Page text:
Thief: Deadly Shadows Interview, Part 1
In Thief: Deadly Shadows, the Keepers, a covert organization that trained Garrett in his younger days, calls upon him to assist in sorting out a portentous situation, one involving puzzling prophecies wherein his name appears prominently. Despite his natural reluctance, he agrees to help, a decision that will suck him into a morass of secret information, hidden treasures and more. Ominously, they seem to point squarely at some kind of scheme among the Keepers themselves. We'll have the opportunity to learn for ourselves soon enough since ION Storm's game, which follows two award-winning efforts crafted by the now defunct Looking Glass, is slated to ship in the North American market next week. In advance of that, we were fortunate enough to detain Studio Director Warren Spector long enough to fill us in on a number of vital aspects.
Jonric: To begin with an introductory overview, what kind of game did you intend Thief: Deadly Shadows to be? To what does the latter part of title refer? Who decided not to call it Thief III?
The name Deadly Shadows doesn't have any deep meaning - it just seemed like a cool way to get across the idea that you're a dangerous guy and the master of darkness. Why not call it Thief III? I guess that was mostly because we were trying to bring Thief gameplay to a larger audience than ever before - including console gamers who might never have heard of the series before. We didn't want to do anything that might imply that previous knowledge / experience of the series was necessary. Marketing and Development were both in agreement that a name would serve the game better than a number.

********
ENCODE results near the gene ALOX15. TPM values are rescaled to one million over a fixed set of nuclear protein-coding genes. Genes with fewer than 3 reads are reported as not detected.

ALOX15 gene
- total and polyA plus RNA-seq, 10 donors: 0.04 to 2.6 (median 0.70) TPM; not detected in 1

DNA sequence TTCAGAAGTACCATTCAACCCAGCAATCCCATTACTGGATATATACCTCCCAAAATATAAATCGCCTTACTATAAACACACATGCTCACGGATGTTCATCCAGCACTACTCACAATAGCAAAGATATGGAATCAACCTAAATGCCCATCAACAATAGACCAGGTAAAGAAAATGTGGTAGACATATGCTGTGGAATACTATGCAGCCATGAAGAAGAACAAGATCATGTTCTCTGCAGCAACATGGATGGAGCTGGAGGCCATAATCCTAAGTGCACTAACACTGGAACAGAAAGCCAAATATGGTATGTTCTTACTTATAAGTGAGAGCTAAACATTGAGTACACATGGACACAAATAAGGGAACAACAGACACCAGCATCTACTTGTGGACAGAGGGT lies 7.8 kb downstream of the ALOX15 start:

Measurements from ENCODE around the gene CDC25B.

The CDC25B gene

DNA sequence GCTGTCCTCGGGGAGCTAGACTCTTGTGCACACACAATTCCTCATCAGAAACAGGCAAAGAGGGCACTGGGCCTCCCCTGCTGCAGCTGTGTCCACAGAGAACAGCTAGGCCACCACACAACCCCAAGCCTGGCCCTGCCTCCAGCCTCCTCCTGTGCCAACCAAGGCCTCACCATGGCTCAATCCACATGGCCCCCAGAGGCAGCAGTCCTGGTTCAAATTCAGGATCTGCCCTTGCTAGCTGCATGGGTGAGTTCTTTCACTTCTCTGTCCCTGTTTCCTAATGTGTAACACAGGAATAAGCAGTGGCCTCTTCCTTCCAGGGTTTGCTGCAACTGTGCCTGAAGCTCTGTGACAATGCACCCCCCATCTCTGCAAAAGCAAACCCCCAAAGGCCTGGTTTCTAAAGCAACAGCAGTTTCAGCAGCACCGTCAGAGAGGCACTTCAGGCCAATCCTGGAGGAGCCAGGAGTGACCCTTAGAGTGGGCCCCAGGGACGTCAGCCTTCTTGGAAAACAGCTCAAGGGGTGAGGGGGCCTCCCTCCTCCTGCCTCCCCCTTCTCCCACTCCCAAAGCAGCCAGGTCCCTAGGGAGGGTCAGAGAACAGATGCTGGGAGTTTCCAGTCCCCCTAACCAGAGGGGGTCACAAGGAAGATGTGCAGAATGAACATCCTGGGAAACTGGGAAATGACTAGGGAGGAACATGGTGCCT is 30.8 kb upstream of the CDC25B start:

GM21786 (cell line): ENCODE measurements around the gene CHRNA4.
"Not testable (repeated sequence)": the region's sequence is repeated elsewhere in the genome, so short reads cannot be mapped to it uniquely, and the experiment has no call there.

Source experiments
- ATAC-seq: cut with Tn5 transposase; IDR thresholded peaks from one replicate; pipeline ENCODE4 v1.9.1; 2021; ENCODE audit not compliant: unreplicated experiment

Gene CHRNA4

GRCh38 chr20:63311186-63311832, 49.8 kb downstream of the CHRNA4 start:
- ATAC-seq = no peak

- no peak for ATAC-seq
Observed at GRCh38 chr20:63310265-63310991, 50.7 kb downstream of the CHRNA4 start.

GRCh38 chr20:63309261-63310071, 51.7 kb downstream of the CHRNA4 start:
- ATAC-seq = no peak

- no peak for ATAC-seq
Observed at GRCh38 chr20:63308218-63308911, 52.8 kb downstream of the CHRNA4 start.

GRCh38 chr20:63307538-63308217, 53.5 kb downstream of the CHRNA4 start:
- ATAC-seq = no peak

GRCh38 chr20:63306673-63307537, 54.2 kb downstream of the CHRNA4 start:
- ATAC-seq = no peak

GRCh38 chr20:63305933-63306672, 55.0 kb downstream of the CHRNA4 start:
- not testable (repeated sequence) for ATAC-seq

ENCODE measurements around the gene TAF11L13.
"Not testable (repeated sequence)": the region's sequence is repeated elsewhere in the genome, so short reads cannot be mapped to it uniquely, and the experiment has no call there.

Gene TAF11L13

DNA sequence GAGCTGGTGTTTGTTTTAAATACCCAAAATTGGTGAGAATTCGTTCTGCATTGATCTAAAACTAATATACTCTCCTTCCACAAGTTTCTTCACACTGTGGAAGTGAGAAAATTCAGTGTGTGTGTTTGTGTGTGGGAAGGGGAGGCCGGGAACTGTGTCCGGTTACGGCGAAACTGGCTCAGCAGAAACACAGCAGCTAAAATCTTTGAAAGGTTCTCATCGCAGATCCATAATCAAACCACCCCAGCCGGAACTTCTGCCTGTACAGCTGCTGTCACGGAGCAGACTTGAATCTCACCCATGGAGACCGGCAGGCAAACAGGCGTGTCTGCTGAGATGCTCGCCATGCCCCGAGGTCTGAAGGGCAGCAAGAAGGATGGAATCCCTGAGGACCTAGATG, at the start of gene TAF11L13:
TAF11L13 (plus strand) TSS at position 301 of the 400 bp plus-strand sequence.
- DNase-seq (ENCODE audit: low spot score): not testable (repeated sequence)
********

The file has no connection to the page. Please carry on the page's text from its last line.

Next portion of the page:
Jonric: What were the key design goals with respect to building on the play experience Thief and Thief II provided? Did you decide to de-emphasize or eliminate anything, and if so, why?
Warren Spector: The key, number one design goal was to preserve the unique, wonderful stealth gameplay of Thief and Thief II. The third game in the series had to remain true to its roots and not devolve into an medieval shooter with some cool shadows to hide in. We DID go into pre-production knowing we wanted to support the action player a bit better than in past Thief games, and we wanted to ensure that the game never devolved into a "wait five minutes for a guard to forget about you" sort of thing. Waiting around isn't much fun...
As far as eliminating things goes, sure, there were some things we wanted to do that didn't make the cut. In some cases, we ran out of time or decided some stuff was too risky to implement. In others, we discovered our tech wouldn't support some things. In still others, we tried things and they didn't work - business as usual, really, development-wise.
Jonric: Aside from the prior Thief titles, are there any other influences reflected in Deadly Shadows, such as but not limited to other stealth-oriented games?
Jonric: What kinds of factors do you consider most significant with respect to Deadly Shadows becoming a successful sequel?
Warren Spector: I'm tempted to say that all Thief requires to be successful is to be placed in the hands of enough potential players. It really is a fun, fun game that doesn't look or feel like anything else out there. Its fiction is great, and its central character is one of the best developed in the business - thanks in large part to some terrific Terri Brosius dialogue and the excellent voice acting of Stephen Russell!